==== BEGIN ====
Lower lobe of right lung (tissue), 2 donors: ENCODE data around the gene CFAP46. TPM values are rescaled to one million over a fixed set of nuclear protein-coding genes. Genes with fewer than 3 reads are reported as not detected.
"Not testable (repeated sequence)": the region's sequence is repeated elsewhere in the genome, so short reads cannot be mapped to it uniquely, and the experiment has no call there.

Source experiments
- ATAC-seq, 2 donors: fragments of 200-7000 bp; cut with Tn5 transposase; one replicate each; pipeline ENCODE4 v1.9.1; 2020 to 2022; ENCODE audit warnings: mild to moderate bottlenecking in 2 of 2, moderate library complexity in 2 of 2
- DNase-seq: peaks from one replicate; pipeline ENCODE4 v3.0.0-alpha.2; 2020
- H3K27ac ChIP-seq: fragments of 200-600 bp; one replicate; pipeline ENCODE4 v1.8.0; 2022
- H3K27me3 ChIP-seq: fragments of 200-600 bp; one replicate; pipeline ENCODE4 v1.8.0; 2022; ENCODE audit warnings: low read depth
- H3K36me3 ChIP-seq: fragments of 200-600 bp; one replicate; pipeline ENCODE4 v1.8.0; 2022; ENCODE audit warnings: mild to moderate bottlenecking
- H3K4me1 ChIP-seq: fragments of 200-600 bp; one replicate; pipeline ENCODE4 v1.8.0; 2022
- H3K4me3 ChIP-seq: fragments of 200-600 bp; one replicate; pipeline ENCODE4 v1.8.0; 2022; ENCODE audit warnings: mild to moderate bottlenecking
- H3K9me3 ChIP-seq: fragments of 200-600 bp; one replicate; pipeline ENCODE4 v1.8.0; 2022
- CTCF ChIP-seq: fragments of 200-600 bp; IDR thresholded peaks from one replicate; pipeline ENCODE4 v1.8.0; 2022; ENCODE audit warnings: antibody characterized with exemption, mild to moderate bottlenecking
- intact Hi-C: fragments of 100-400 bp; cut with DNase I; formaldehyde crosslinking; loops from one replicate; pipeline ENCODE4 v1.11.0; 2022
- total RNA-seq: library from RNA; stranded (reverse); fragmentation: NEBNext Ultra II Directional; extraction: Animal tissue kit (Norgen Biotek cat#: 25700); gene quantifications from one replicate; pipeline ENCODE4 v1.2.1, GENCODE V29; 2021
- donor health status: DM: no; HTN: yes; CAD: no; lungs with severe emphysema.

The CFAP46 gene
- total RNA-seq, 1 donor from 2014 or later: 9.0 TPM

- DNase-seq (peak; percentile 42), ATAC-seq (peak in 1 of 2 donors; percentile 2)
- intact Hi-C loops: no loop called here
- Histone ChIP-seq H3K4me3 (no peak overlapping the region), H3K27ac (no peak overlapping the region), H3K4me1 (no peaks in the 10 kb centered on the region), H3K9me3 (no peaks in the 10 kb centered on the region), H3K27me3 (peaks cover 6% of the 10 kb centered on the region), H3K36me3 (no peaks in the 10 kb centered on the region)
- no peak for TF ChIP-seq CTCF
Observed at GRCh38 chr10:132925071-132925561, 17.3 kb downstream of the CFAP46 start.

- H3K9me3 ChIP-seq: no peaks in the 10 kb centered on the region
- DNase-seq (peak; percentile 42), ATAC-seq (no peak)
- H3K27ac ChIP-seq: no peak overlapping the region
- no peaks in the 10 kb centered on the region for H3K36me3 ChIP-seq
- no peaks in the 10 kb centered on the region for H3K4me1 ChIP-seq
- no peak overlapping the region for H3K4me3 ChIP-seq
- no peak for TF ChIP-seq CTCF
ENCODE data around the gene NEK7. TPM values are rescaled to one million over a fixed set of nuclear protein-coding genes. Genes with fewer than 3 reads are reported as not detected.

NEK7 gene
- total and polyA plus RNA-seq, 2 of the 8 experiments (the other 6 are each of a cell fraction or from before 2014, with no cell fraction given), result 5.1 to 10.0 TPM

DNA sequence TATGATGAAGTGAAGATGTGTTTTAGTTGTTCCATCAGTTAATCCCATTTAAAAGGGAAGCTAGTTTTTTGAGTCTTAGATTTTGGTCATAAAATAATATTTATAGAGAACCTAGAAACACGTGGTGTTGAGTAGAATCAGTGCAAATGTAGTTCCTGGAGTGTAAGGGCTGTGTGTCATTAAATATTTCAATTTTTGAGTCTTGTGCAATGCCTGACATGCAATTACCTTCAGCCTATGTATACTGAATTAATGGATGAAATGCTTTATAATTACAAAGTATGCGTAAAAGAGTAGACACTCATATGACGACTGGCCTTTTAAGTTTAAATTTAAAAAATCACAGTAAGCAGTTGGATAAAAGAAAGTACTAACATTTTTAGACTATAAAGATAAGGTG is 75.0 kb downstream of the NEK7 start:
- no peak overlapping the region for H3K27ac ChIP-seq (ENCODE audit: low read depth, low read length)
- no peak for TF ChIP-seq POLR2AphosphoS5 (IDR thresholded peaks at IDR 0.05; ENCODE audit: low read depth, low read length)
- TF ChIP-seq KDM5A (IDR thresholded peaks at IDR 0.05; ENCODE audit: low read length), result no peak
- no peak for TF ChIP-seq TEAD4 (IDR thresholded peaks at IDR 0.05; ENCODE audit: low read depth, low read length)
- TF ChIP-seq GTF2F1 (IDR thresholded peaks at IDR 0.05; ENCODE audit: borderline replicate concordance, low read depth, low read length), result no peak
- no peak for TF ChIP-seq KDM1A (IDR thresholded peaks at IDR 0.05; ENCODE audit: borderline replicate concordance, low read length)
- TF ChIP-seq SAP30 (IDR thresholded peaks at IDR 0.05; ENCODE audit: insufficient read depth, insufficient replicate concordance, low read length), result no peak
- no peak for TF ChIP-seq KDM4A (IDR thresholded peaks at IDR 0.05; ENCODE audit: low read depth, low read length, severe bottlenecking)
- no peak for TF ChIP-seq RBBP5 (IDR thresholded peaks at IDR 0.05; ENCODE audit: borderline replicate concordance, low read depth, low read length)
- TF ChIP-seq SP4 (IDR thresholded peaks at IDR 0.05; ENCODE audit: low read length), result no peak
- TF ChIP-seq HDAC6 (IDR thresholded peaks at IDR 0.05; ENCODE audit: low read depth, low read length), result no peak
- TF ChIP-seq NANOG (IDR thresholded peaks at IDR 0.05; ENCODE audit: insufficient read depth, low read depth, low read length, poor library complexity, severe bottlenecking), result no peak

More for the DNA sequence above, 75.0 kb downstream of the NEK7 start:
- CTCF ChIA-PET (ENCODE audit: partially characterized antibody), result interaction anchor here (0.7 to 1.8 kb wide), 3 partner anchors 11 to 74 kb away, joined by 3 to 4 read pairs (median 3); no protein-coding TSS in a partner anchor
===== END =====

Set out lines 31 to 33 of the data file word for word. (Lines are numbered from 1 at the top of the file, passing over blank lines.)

NEK7 gene
- total and polyA plus RNA-seq, 2 of the 8 experiments (the other 6 are each of a cell fraction or from before 2014, with no cell fraction given), result 5.1 to 10.0 TPM

DNA sequence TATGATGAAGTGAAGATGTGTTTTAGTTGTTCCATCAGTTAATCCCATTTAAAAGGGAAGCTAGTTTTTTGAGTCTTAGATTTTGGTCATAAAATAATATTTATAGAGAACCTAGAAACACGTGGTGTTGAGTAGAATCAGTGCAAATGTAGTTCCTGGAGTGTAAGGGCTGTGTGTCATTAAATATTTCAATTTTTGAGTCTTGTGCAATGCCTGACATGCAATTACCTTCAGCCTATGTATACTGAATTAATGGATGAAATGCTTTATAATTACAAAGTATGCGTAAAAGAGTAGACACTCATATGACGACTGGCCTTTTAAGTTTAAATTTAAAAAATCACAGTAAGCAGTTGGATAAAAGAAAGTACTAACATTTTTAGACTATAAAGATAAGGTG is 75.0 kb downstream of the NEK7 start: